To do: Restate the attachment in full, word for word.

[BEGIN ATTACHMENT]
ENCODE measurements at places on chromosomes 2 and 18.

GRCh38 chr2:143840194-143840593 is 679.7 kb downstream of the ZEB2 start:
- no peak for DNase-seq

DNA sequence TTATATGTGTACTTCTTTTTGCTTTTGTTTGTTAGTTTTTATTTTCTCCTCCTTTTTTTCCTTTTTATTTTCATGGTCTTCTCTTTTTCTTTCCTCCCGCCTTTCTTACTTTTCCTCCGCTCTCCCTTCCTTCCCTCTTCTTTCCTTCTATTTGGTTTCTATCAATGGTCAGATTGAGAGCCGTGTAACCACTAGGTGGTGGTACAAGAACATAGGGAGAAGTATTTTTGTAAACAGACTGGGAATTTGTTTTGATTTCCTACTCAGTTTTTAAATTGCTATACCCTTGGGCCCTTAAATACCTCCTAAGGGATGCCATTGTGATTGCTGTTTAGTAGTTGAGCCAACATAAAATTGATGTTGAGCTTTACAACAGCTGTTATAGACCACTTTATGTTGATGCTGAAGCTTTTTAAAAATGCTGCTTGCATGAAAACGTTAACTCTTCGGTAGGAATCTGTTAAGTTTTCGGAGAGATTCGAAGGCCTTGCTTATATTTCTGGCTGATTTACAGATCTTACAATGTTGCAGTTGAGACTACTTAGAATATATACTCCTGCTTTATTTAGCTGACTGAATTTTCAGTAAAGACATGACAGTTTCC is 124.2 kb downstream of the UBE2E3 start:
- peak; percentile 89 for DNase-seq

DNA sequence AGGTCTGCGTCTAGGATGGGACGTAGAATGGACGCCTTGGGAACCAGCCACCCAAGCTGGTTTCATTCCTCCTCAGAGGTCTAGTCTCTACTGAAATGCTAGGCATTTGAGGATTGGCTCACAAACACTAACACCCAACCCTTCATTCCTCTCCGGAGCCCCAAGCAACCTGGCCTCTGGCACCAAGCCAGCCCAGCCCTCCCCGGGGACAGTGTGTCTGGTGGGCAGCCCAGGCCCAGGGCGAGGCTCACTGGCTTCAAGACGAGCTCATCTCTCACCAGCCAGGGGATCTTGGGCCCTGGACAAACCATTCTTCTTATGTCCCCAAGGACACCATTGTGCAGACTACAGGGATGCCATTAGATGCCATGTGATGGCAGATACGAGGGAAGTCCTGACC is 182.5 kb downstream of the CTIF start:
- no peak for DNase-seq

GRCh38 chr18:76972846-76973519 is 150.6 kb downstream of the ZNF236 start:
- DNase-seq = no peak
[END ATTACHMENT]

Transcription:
ENCODE measurements at places on chromosomes 2 and 18.

GRCh38 chr2:143840194-143840593 is 679.7 kb downstream of the ZEB2 start:
- no peak for DNase-seq

DNA sequence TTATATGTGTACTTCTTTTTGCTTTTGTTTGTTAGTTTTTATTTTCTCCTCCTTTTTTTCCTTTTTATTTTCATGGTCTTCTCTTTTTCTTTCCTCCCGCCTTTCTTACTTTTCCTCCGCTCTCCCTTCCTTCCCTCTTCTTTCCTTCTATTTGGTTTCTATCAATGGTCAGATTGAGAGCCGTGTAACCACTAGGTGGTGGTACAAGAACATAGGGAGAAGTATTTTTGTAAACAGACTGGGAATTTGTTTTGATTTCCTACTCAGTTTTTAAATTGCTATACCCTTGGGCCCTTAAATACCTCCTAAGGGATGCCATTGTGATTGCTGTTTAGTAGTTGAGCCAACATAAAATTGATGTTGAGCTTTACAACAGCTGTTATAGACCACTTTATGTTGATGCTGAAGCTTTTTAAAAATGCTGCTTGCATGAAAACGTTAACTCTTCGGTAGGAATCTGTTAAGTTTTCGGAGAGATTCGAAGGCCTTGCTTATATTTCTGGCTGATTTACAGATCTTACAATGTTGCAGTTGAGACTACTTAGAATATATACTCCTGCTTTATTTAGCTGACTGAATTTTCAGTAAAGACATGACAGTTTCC is 124.2 kb downstream of the UBE2E3 start:
- peak; percentile 89 for DNase-seq

DNA sequence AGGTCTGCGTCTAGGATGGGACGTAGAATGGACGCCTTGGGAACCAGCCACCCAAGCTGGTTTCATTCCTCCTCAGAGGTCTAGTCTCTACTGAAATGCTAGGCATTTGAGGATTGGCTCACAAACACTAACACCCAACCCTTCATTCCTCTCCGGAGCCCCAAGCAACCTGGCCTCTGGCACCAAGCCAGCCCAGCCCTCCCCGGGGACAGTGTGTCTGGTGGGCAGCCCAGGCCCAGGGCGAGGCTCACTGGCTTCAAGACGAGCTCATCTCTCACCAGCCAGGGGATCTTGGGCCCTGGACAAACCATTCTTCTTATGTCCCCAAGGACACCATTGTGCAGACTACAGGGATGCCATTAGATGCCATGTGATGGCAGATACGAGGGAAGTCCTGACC is 182.5 kb downstream of the CTIF start:
- no peak for DNase-seq

GRCh38 chr18:76972846-76973519 is 150.6 kb downstream of the ZNF236 start:
- DNase-seq = no peak